Fluorosis is primarily due to apoptosis caused by damage to mitochondria. It has been proved that fluoride or fluoride can increase the amount of apoptosis. A large number of literature have reported that mitochondrial-mediated pathway is involved in fluoride-induced apoptosis. As an important subcellular organelle, mitochondria are considered to be the center of the apoptosis pathway. There are three main types of proteins involved in this pathway: Bcl-2 family proteins, caspase and mitochondrial pro-apoptotic proteins. Mitochondrial damage results in the release of Cyt C from mitochondria to cytoplasmic sol, which can activate Caspase-3 and Caspase-9, leading to the formation of apoptosis bodies (46). Cyt C is the key factor that triggers the rapid activation of cysteine and key cellular proteases, which eventually leads to cell death. The release of Cyt C from mitochondria promotes the binding of APAF-1 to Caspase-9, which activates Caspase-9 and initiates the cascade of caspases. In addition, the downstream effector Caspase-3 in the cascade of cysteine aspartate enzymes can be triggered by the activation of Caspase-9, resulting in DNA fragmentation and apoptosis. Apoptosis factors Bcl-2 and Bax play an important role in initiating the permeability of the mitochondrial outer membrane and releasing pro-apoptotic proteins from mitochondria. Bax and Bcl-2 antagonist Bak can help apoptosis through the formation of pure compounds, while Bcl-2 and Bcl-Extra (BclxL) have been reported as endogenous permeability conversion inhibitors (128). In addition, the increase in intracellular reactive oxygen species (ROS), as a signal of oxidative stress, can also activate the apoptosis signal pathway. Once the apoptosis stimulation signal occurs, excessive ROS production contributes to macromolecular oxidation, causing free radicals to attack membrane phospholipids, resulting in membrane damage (129) by inducing lipid peroxidation, mitochondrial membrane depolarization and apoptosis. Sodium fluoride can increase the amount of cAMP and promote apoptosis. Through transcription analysis, mitochondria may play an important role in cAMP-induced apoptosis (130).

Fluorine-Induced Mitochondrial Autophagy Is Involved in the Potential Molecular Mechanism of Cell Damage Induced by Fluorosis

Autophagy is induced by many cytotoxic stimuli. The relationship between apoptosis and autophagy is complex and difficult to clarify. The process of apoptosis is often accompanied by autophagy (40). Most evidence show that autophagy is the protective mechanism of cell initiation. When autophagy is up-regulated, autophagy can inhibit apoptosis; similarly, apoptosis can also reduce autophagy (131). Under certain conditions, autophagy can not only promote survival, but also promote apoptosis. This process recovers damaged/outdated macromolecules and organelles (132). Autophagy mainly plays a survival role in adapting to unfavorable growth conditions or subsequent cell stress (133). It is mainly involved in differentiation, development, pathogen defense, aging, apoptosis and cell death (134, 135). Autophagy plays a significant role in cell protection under physiological conditions (136). The cytoarchitecture function of autophagy is realized through the negative regulation of apoptosis (137); After fluoride invasion, autophagy and apoptosis are activated at the same time, and can be regulated by the same factors, such as BCL-2 family protein, caspase, ATG protein and p53 (42). On the other hand, autophagy and apoptosis are mutually antagonistic, and autophagy of damaged mitochondrial cells can reduce the transmission of apoptosis signals and protect normal cells. Studies have shown that fluorine can not only induce apoptosis of MC3T3-E1 cells, but also induce autophagy (138). Mammalian mitochondria autophagy is mainly mediated by the following pathways, such as PINK1/Parkin pathway (43), Nix/BNIP3L (42), BNIP3 (44) and FUNDC1 (41). PINK1/Parkin pathway is recognized as one of the important ways of mitochondrial autophagy, which is mainly involved in the elimination of damaged mitochondria (139). PHB2 is an inner mitochondrial membrane protein, which mainly plays a role in regulating the assembly and function of mitochondria. It is the receptor of PINK1/Parkin pathway and a marker of mitochondrial autophagy (140). It is observed that fluorine induced autophagy damage in testis is due to; by inhibiting autophagy degradation and causing autophagy bodies to accumulate in testis. Studies on liver injury caused by dioxapropium poisoning have shown that mitochondria can regulate apoptosis and autophagy, and the damaged mitochondria activate autophagy mechanism to inhibit the release of cytochrome C (Cyt C) and induce apoptosis. Damaged mitochondria can also reduce the accumulation of ROS, thus inhibiting mitochondrial division and preventing its degradation by autophagy (141). Liver damage caused by acute duck poisoning demonstrated that hepatotoxicity on the one hand activated apoptosis and anti-apoptotic system, on the other hand, autophagy protective system was activated, and found that autophagy and apoptotic system inhibited each other, further confirming the mutual inhibitory relationship between autophagy and apoptotic system.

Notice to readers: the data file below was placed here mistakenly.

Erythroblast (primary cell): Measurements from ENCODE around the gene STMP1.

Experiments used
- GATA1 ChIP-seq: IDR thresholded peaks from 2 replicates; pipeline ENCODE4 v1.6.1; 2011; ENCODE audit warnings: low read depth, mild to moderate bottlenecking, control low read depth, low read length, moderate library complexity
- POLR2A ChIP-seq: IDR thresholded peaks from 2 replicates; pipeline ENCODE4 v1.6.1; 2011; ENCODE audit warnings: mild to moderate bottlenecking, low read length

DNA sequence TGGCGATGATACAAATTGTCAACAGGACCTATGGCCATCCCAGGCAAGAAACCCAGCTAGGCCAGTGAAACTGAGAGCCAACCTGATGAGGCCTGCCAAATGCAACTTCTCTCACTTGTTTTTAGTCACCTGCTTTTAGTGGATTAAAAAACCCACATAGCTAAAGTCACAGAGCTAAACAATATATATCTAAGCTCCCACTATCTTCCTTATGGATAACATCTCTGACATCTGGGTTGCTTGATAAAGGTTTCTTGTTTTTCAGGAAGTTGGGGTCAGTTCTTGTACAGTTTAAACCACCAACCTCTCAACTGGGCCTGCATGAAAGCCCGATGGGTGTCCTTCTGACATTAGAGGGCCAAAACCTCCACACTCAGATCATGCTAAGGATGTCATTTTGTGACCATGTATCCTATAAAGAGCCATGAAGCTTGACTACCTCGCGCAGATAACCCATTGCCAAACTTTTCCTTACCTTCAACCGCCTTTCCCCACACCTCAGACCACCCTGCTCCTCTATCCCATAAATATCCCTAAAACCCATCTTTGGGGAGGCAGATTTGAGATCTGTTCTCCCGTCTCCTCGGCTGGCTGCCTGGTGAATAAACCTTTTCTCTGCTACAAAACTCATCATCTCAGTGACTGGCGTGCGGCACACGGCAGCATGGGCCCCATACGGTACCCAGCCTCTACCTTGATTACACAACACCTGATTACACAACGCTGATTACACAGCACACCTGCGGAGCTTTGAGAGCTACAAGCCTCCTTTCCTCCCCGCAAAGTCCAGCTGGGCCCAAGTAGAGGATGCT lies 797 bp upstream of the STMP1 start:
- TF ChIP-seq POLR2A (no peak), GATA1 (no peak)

Conclusion

In this review, we focused on the potential molecular mechanisms of mitochondrial dynamics, energy metabolism, oxidative stress, apoptosis and cell damage induced by steady-state mediated fluorosis. It was found that fluorosis can destroy the ultrastructure of cell mitochondria, break the dynamic balance between fission and fusion, thus causing the transmission of mitochondrial respiratory chain to be blocked, a small amount of electrons escaping from the respiratory chain, and the change of mitochondrial membrane potential, resulting in the increase of ATP, ROS and Ca2+ contents, triggering the cascade reaction of capacity, and finally causing cell apoptosis. Mitochondrial dynamics, energy metabolism, oxidative stress, apoptosis and other pathways can be used as molecular targets to explore the probable molecular mechanism of cell damage induced by fluorosis. However, when exploring the cytotoxic mechanism of fluoride from the perspective of mitochondrial dysfunction, it is still found that the specific mechanism of the common regulatory pathway of mitochondrial autophagy and apoptosis after fluorosis cannot be confirmed. In addition, the molecular targets for diagnosis, treatment and intervention measures of fluorosis are still unclear. In mitochondrial dynamics, energy metabolism, oxidative stress, cell apoptosis and mitochondrial homeostasis mediated by calcium ion homeostasis, the interaction between various trade-off mechanisms is not clear, and the precise mechanisms needed to explore further.

Author Contributions

MW and YY conceived and designed the review. MW and PS analyzed the data. MA, YC, and PS provided manuscript editing. All authors statistically analyzed, discussed, critically revised the contents, and approved the final manuscript.

Funding

This work was supported by the major science and technology projects of Tibet autonomous region (XZ202101ZD0005N), the key R&D plan of Bayi District, Nyingchi City (2021-GX-SY-01), and the basic research funds of China Agricultural University (2021TC002).

Conflict of Interest

The authors declare that the research was conducted in the absence of any commercial or financial relationships that could be construed as a potential conflict of interest.

Publisher's Note

All claims expressed in this article are solely those of the authors and do not necessarily represent those of their affiliated organizations, or those of the publisher, the editors and the reviewers. Any product that may be evaluated in this article, or claim that may be made by its manufacturer, is not guaranteed or endorsed by the publisher.

References

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Keywords: fluoride, apoptosis, mitochondrial dysfunction, cytotoxicity, ROS

Citation: Wei M, Ye Y, Ali MM, Chamba Y, Tang J and Shang P (2022) Effect of Fluoride on Cytotoxicity Involved in Mitochondrial Dysfunction: A Review of Mechanism. Front. Vet. Sci. 9:850771. doi: 10.3389/fvets.2022.850771

Received: 08 January 2022; Accepted: 07 February 2022;
Published: 19 April 2022.

Edited by:

Fazul Nabi, Lasbela University of Agriculture, Water and Marine Sciences, Pakistan

Reviewed by:

Eman Khalifa, Faculty of Veterinary Medicine/ Alexandria University Branch (Matrouh University), Egypt
Niharika Sinha, Michigan State University, United States

Copyright © 2022 Wei, Ye, Ali, Chamba, Tang and Shang. This is an open-access article distributed under the terms of the Creative Commons Attribution License (CC BY). The use, distribution or reproduction in other forums is permitted, provided the original author(s) and the copyright owner(s) are credited and that the original publication in this journal is cited, in accordance with accepted academic practice. No use, distribution or reproduction is permitted which does not comply with these terms.

*Correspondence: Peng Shang, nemoshpmh@126.com; Jia Tang, xztangj@126.com

These authors have contributed equally to this work